CONCORD, NC – A person accused of stealing a credit card is in critical condition after he was shot by officers at Concord Mills mall Wednesday afternoon, police said.
In an update at around 4:30 pm, Maj. Todd McGhee with the Concord Police Department said two Concord police officers went to the mall after someone called 911 saying three people stole their credit card from them while they were inside one of the stores.
The caller described what the suspects were wearing and where they were, so the officers were able to quickly find them, McGhee said. As soon as the officers tried to approach the suspects, they fled back into the mall, according to McGhee. That’s when the officers chased suspects through the mall.
McGhee said at the end of the chase, one of the suspects flashed a handgun. He said one of the officers announced on radio that the suspect had a gun, and the officers gave him multiple commands to drop the weapon.
According to McGhee, the officers were still chasing the suspect when he fired at least one shot in the officers’ direction. The bullet hit the ground in front of an officer, McGhee said.
Both of the officers returned fire, hitting the suspect, McGhee said. He added the suspect was flown to the hospital in Charlotte, where he is in critical condition. The other two suspects are in custody, McGhee said.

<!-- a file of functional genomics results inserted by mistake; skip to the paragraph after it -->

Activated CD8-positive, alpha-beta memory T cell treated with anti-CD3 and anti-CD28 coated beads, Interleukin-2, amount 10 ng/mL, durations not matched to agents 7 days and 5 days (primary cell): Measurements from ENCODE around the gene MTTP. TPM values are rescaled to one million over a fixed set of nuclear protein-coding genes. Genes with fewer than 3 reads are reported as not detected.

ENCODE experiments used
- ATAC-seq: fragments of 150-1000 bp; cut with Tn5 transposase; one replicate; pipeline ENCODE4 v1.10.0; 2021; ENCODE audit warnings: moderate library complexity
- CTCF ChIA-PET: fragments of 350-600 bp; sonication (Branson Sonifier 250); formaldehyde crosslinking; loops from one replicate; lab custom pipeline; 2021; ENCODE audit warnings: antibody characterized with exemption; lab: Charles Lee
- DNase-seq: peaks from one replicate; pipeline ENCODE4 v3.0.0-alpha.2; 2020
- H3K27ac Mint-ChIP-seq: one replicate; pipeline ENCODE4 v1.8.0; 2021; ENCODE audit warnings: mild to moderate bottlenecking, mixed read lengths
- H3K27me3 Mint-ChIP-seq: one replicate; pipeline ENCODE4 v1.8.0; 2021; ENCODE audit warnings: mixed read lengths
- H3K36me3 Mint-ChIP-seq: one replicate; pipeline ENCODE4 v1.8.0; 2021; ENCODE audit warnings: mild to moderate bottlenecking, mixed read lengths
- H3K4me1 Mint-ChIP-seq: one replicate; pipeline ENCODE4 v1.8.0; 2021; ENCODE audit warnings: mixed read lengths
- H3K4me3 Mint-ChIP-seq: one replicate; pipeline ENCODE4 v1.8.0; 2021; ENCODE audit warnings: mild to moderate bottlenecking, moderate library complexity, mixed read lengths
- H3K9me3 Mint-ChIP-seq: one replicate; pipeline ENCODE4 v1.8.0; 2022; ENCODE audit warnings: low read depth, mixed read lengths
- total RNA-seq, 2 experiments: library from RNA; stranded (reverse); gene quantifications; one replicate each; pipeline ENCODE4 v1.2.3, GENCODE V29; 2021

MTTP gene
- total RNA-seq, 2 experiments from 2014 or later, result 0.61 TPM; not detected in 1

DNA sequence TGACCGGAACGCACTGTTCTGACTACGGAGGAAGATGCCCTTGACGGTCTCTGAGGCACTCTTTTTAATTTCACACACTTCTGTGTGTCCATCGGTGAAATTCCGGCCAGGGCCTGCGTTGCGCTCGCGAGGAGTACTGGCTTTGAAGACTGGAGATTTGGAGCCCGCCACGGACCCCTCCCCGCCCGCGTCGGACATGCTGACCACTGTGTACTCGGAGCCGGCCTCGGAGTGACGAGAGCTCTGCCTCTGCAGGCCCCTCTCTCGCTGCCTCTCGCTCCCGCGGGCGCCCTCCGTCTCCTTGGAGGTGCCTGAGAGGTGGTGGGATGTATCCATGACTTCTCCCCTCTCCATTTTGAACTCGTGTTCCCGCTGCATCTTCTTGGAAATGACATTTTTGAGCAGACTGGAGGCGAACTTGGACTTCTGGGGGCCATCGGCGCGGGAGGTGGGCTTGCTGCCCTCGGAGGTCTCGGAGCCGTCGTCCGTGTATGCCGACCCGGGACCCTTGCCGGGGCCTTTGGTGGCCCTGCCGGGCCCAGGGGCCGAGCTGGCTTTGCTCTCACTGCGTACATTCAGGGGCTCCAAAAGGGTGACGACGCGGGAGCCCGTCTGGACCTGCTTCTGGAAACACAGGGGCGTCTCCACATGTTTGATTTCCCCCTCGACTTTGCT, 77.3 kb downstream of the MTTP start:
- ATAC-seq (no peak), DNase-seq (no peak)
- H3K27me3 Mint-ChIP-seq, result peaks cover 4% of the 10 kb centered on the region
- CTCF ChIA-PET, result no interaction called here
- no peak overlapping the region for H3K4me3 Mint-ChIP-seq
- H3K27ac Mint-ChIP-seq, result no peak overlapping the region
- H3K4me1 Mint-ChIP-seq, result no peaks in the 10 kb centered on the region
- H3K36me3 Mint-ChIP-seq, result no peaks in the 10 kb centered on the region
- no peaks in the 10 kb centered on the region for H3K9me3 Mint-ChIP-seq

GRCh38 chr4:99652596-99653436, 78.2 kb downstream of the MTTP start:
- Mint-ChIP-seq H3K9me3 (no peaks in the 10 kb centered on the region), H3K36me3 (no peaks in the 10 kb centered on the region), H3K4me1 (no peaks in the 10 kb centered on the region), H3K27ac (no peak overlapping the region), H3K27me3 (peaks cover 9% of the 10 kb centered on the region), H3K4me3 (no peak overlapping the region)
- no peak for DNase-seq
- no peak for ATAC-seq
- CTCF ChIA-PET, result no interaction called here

Concord Mills mall is closed until further notice, police said. In a tweet, Concord police said there was no danger to the public.
“This incident frightened a lot of people at the mall and it is understandable many people would have questions about what happened here today,” McGhee said. “The Concord Mills mall has policies and plans in place for terrible situations like this and I want to give credit to them for following the plans and helping in the early investigation.”
Police did not release the identities of either the officers or the suspects involved in the shooting. The State Bureau of Investigation is leading the case.
Chopper 9 Skyzoom could see a heavy police presence outside the mall around 1 pm Several Concord police cars could be seen on the property and on the surrounding roads.
‘I just ran, scared’
Shopper Lisa Mash told Channel 9′s Hannah Goetz that she was on her way to pick up her kids after the shooting.
“I was on the phone but I heard a loud noise, but the Coach manager was good,” Mash said. “She said it’s gunshots, so lei she shut the gate.”
Mash was shopping at the Coach Outlet when she said the store manager told customers to hide in the back room because there had been a shooting.
“I just ran, scared,” Mash said. “I go back, go in the back. That’s all you can do is hide and wait. “
She said that customers were allowed to leave one store at a time. Most of the people Goetz saw leaving were on their phones, some with their arms around each other.
Matthew Williams is an employee at the Ann Taylor Loft store. He was inside when the shooting happened.
“We were in my store dealing with some customers and me and my assistant were in the front, and we saw people running from the left end of the mall down,” Williams said.